EU Ombudsman urged to probe Commission support of pulse fishing

Campaigners have stepped up their efforts to enforce the ban on pulse fishing approved earlier this year by MEPs.

By Martin Banks

Martin Banks is a senior reporter at the Parliament Magazine

07 Nov 2018

EU ombudsman Emily O’Reilly has been urged to investigate the European Commission’s alleged support of “illegal” pulse fishing.

Pulse fishing is a technique where trawlers use nets that generate an electric current. It has been used to drive fish up out of the seabed and into the net.

Opponents say the method is equivalent to putting a Taser in the water.


In January, an amendment calling for a total ban on the use of electric currents for fishing was passed by MEPs by 402 votes to 232.

Pulse fishing is technically illegal in the EU, but there is an exception which allows EU countries to catch up to 5 percent of their annual fishing quota in the North Sea using "innovative methods" in the name of research. Pulse fishing counts as one of those innovative methods.

However, speaking at a press conference in the European Parliament on Tuesday, campaigners stepped up their efforts to enforce the ban on pulse fishing approved earlier this year by MEPs.

They also called on the Ombudsman to “swiftly investigate the obvious maladministration of the commission” on the issue.

“The electric fishing case has become as symbolic of maladministration and moral corruption as the glyphosate or endocrine disruptors files”

Claire Nouvian, chair of BLOOM, a marine campaign group, told reporters, “The parliament is not defending the mandate during trilogue negotiations and the council and commission are acting as though nothing had been brought to their attention.

“Just like the Titanic, they have set off on a trajectory and although it’s en route to collapse, it will not change its course.”

She pointed out that in 1998, electric fishing was prohibited in the EU at the same time as fishing with explosives or poison.

In 2006 fishing with electricity was re-authorised “for all the wrong reasons - out of pressure” by interest groups and a single member state - France.

She added, “By caving in to private interests, the commission has thus created a gigantic mess. This is a perfect example of how wrongdoing can never fix itself. It just keeps adding layer after layer.”

She said that by electrocuting marine life, pulse fishing is “a harmful thing to do.”

Presenting what she called new evidence, Nouvian added that the authorisation of a prohibited fishing method “had been done against the explicit advice of scientists.

“We’ve discovered that most exemptions did not respect the legal framework and that 70 licenses out of 84 were illegal. So-called ‘scientific fishing’is as much a fraud as ‘scientific whaling’ which is used as a pretext to conduct commercial activities.”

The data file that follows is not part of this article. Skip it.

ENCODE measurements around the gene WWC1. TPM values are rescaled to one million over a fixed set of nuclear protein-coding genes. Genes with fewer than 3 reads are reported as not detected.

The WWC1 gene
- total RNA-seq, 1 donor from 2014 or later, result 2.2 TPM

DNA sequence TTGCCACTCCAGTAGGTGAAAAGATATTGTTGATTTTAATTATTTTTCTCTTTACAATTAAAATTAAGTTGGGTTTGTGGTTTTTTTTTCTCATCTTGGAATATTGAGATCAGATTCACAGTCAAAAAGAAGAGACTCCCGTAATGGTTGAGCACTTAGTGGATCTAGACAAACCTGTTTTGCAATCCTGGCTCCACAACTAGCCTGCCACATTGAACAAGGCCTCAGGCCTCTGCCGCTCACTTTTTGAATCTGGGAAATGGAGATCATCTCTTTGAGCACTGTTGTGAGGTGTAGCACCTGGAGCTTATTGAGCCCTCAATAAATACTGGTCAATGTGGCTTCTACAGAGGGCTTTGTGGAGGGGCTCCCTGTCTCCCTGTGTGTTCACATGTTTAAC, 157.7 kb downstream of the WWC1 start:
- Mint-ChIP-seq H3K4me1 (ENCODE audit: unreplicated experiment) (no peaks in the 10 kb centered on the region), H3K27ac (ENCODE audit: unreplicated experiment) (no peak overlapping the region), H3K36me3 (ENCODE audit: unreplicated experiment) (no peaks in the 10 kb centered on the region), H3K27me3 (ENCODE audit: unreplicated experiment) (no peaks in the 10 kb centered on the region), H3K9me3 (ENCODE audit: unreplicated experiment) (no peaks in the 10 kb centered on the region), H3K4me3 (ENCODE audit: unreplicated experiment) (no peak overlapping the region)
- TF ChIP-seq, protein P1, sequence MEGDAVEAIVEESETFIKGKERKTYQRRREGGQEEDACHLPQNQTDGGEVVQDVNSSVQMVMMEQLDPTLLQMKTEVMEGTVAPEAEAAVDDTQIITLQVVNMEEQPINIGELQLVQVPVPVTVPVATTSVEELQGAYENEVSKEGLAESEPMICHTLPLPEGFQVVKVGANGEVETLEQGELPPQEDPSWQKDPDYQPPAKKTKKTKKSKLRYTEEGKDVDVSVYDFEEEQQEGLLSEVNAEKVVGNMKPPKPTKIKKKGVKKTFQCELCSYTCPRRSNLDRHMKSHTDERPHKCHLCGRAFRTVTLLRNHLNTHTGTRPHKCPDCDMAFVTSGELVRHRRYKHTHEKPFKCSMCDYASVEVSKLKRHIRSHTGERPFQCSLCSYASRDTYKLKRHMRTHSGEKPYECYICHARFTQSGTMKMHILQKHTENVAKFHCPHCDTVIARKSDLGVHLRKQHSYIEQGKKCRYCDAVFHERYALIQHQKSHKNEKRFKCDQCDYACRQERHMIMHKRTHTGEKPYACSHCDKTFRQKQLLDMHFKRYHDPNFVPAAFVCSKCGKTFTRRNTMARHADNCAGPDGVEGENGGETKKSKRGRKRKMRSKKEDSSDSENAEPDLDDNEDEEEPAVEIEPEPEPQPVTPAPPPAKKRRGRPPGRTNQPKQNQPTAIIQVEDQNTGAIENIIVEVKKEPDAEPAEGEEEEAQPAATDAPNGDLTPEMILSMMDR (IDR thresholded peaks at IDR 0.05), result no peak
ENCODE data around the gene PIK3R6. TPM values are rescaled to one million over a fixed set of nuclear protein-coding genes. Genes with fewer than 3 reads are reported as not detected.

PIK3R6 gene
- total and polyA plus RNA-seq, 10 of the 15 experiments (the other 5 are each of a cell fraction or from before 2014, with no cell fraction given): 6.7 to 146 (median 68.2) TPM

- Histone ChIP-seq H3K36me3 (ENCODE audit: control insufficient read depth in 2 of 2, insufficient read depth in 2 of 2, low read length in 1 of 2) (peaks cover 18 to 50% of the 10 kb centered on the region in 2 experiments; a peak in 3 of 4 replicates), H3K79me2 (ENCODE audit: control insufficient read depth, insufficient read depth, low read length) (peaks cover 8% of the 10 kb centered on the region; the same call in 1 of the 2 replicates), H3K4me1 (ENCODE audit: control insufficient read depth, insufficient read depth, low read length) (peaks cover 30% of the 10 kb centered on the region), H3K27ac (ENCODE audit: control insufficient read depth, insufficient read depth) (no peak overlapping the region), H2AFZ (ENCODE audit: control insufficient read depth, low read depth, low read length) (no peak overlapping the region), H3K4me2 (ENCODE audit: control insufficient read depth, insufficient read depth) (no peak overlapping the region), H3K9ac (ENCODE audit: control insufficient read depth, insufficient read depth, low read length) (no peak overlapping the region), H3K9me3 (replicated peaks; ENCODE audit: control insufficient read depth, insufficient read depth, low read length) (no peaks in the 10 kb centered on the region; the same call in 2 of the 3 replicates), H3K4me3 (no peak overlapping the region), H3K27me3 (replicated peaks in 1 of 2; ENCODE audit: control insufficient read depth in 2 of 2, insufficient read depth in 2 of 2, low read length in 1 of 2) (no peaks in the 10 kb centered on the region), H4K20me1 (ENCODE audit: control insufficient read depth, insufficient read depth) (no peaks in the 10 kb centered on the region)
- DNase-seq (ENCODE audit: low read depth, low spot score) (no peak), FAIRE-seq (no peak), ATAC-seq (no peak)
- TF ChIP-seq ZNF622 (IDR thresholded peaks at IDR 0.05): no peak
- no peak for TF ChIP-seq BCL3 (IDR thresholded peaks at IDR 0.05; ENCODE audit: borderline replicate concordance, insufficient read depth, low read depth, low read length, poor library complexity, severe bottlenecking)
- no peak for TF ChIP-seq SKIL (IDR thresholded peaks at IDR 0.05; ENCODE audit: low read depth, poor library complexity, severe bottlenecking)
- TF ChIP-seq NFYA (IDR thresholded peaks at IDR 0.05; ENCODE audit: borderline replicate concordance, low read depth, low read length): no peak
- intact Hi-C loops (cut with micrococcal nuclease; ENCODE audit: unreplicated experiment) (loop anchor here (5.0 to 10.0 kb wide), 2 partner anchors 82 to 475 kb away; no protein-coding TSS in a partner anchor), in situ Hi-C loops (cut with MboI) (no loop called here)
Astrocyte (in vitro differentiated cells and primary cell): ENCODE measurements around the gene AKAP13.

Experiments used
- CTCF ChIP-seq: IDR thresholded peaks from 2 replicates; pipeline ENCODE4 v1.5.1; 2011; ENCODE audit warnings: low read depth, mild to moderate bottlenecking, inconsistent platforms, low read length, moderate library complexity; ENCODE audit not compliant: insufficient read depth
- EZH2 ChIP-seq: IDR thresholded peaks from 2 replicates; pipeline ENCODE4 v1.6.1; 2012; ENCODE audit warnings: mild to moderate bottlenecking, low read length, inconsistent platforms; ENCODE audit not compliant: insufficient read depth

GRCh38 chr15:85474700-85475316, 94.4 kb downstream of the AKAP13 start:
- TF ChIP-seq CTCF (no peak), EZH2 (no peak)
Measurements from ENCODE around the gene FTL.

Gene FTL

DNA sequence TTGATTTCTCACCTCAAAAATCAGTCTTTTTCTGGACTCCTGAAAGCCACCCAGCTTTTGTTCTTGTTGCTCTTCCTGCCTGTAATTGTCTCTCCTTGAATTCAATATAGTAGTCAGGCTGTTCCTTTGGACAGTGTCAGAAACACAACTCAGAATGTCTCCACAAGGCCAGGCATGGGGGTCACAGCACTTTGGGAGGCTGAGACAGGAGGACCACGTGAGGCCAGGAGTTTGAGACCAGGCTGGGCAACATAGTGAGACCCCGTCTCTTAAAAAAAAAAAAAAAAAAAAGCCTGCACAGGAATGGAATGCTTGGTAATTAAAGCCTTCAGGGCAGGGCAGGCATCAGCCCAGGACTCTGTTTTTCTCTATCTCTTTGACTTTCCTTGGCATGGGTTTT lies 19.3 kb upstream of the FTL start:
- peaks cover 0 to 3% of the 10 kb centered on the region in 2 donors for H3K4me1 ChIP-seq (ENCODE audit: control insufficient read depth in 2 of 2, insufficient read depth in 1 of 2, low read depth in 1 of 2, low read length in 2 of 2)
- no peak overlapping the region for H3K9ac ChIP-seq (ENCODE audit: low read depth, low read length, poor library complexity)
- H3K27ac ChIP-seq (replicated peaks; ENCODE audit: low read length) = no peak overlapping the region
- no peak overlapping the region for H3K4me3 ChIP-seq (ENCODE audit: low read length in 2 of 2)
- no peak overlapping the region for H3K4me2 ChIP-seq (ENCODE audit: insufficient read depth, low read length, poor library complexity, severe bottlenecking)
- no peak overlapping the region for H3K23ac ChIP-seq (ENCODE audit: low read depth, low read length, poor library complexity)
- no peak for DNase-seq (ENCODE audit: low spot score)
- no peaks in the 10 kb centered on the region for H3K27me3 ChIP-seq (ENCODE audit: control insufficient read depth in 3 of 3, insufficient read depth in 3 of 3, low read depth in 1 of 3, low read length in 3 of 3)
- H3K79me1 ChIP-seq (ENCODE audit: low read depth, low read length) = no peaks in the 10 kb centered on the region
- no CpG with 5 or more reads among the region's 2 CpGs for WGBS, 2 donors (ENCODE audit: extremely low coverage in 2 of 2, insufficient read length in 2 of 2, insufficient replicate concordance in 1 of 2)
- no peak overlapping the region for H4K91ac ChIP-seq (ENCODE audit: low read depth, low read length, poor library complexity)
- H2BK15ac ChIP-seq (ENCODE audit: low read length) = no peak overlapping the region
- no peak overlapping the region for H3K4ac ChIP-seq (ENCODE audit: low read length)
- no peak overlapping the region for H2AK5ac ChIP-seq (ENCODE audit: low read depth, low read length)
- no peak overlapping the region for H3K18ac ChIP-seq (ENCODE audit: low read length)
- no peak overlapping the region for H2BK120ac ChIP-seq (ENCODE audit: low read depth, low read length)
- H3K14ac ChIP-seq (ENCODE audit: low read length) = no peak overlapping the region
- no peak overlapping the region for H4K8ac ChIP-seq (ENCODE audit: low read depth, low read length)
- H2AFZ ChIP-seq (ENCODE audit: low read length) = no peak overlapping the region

She claimed that “substantial amounts of public money” had been given for the conversion of trawlers to electricity.

“That money could have served to convert a destructive and nearly bankrupt Dutch fleet of beam trawlers to more sustainable fishing methods.”

She said it was such evidence and data that convinced the parliament to vote in favour of a full prohibition on the use of electricity in January.

“Yet, what has happened since? The parliament is not defending the mandate during trilogue negotiations.”

She added, “We filed our first complaint about illegal electric licenses to the commission in October 2017. It’s been over a year and the commission has done nothing to ensure that this case was duly and swiftly investigated, although the illegality of the practice should have dictated a whole new course to the ongoing negotiations.”

“The electric fishing case has become as symbolic of maladministration and moral corruption as the glyphosate or endocrine disruptors files.”

Nouvian went on, “Today, we are calling on the EU Ombudsman to protect citizens’ rights and to swiftly investigate the obvious maladministration of the commission in this file.

“There is urgency to ensure a proper investigation is done, otherwise we run the risk of having to live with an unacceptable political outcome that authorises electric fishing to continue. This means we will lose the best practices in fishing and lose the integrity and functionality of marine ecosystems.”

“And we will sooner rather than later, allow electric fishing to expand to other areas, in the Mediterranean or the Atlantic, where it will ravage coastal communities of fishermen and destroy the marine environment, just like it is doing in the North Sea.”

She told reporters, “The North Sea should serve as a warning to all. If European institutions are not capable and not willing to defend citizens, small-scale and coastal fishermen, laws, and our environment against the forceful charges of industrial lobbies, then the European Union should not be surprised to disintegrate.”

“Beyond the social urgency of coastal fishermen and the ecological urgency to protect the marine environment, shedding full light on this dossier has become a central question of democracy. We count on the ombudsman to protect us and to protect the EU from itself.”

Her comments were endorsed by another speaker at the news conference, UK MEP John Flack who said he was “proud” to have been one of those members who had voted to outlaw pulse fishing in January.”

Flack said, “I am equally concerned about the impact this has on marine life and the marine environment.”

He added, “Despite this, the commission has held behind-closed-doors discussions which has allowed pulse fishing to continue.”

Another speaker, lawyer Tom Appleby, said there was evidence that pulse fishing was currently taking place in Natura 2000 waters, a network of specially protected areas.

“The question is whether the commission should comply with its own environmental laws,” he said.

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